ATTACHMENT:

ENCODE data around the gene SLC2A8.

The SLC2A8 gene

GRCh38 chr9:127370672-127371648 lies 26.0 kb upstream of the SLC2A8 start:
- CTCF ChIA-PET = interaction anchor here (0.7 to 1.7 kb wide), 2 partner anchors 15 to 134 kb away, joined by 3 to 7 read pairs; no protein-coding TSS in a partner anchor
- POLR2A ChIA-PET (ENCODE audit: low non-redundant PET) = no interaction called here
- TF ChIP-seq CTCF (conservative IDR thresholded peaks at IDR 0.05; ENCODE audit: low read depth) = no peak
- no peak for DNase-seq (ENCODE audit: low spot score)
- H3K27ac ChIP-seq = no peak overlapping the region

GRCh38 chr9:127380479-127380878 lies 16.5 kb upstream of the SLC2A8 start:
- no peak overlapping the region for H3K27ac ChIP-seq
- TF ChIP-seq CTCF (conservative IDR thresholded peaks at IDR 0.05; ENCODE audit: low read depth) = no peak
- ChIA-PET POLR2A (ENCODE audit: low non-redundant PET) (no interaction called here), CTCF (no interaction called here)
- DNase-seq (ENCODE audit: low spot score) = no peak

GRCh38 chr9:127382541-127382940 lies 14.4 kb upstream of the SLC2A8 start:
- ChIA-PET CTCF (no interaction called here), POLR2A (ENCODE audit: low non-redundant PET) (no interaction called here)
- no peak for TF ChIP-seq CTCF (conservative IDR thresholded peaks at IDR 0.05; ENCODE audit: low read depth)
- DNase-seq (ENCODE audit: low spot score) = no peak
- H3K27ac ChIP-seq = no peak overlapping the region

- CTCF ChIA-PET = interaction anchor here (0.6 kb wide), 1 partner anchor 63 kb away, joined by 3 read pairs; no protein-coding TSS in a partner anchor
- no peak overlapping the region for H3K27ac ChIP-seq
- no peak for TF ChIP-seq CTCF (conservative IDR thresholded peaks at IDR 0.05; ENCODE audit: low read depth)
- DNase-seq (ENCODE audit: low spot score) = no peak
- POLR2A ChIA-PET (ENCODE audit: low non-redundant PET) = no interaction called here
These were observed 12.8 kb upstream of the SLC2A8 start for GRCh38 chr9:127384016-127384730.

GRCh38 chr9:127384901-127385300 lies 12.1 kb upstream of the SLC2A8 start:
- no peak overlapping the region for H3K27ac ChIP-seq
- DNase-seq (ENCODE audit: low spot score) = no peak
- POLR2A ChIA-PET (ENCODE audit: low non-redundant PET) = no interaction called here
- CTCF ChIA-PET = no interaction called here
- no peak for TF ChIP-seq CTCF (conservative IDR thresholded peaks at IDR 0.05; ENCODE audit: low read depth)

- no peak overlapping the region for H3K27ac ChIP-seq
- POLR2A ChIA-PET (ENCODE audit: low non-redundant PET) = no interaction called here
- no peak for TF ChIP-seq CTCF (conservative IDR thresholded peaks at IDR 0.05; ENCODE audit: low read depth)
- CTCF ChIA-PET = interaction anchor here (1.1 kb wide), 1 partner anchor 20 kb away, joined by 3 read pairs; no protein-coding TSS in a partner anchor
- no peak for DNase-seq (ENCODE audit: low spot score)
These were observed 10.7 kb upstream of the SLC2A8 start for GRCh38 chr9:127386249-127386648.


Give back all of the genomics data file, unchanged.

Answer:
ENCODE data around the gene SLC2A8.

The SLC2A8 gene

GRCh38 chr9:127370672-127371648 lies 26.0 kb upstream of the SLC2A8 start:
- CTCF ChIA-PET = interaction anchor here (0.7 to 1.7 kb wide), 2 partner anchors 15 to 134 kb away, joined by 3 to 7 read pairs; no protein-coding TSS in a partner anchor
- POLR2A ChIA-PET (ENCODE audit: low non-redundant PET) = no interaction called here
- TF ChIP-seq CTCF (conservative IDR thresholded peaks at IDR 0.05; ENCODE audit: low read depth) = no peak
- no peak for DNase-seq (ENCODE audit: low spot score)
- H3K27ac ChIP-seq = no peak overlapping the region

GRCh38 chr9:127380479-127380878 lies 16.5 kb upstream of the SLC2A8 start:
- no peak overlapping the region for H3K27ac ChIP-seq
- TF ChIP-seq CTCF (conservative IDR thresholded peaks at IDR 0.05; ENCODE audit: low read depth) = no peak
- ChIA-PET POLR2A (ENCODE audit: low non-redundant PET) (no interaction called here), CTCF (no interaction called here)
- DNase-seq (ENCODE audit: low spot score) = no peak

GRCh38 chr9:127382541-127382940 lies 14.4 kb upstream of the SLC2A8 start:
- ChIA-PET CTCF (no interaction called here), POLR2A (ENCODE audit: low non-redundant PET) (no interaction called here)
- no peak for TF ChIP-seq CTCF (conservative IDR thresholded peaks at IDR 0.05; ENCODE audit: low read depth)
- DNase-seq (ENCODE audit: low spot score) = no peak
- H3K27ac ChIP-seq = no peak overlapping the region

- CTCF ChIA-PET = interaction anchor here (0.6 kb wide), 1 partner anchor 63 kb away, joined by 3 read pairs; no protein-coding TSS in a partner anchor
- no peak overlapping the region for H3K27ac ChIP-seq
- no peak for TF ChIP-seq CTCF (conservative IDR thresholded peaks at IDR 0.05; ENCODE audit: low read depth)
- DNase-seq (ENCODE audit: low spot score) = no peak
- POLR2A ChIA-PET (ENCODE audit: low non-redundant PET) = no interaction called here
These were observed 12.8 kb upstream of the SLC2A8 start for GRCh38 chr9:127384016-127384730.

GRCh38 chr9:127384901-127385300 lies 12.1 kb upstream of the SLC2A8 start:
- no peak overlapping the region for H3K27ac ChIP-seq
- DNase-seq (ENCODE audit: low spot score) = no peak
- POLR2A ChIA-PET (ENCODE audit: low non-redundant PET) = no interaction called here
- CTCF ChIA-PET = no interaction called here
- no peak for TF ChIP-seq CTCF (conservative IDR thresholded peaks at IDR 0.05; ENCODE audit: low read depth)

- no peak overlapping the region for H3K27ac ChIP-seq
- POLR2A ChIA-PET (ENCODE audit: low non-redundant PET) = no interaction called here
- no peak for TF ChIP-seq CTCF (conservative IDR thresholded peaks at IDR 0.05; ENCODE audit: low read depth)
- CTCF ChIA-PET = interaction anchor here (1.1 kb wide), 1 partner anchor 20 kb away, joined by 3 read pairs; no protein-coding TSS in a partner anchor
- no peak for DNase-seq (ENCODE audit: low spot score)
These were observed 10.7 kb upstream of the SLC2A8 start for GRCh38 chr9:127386249-127386648.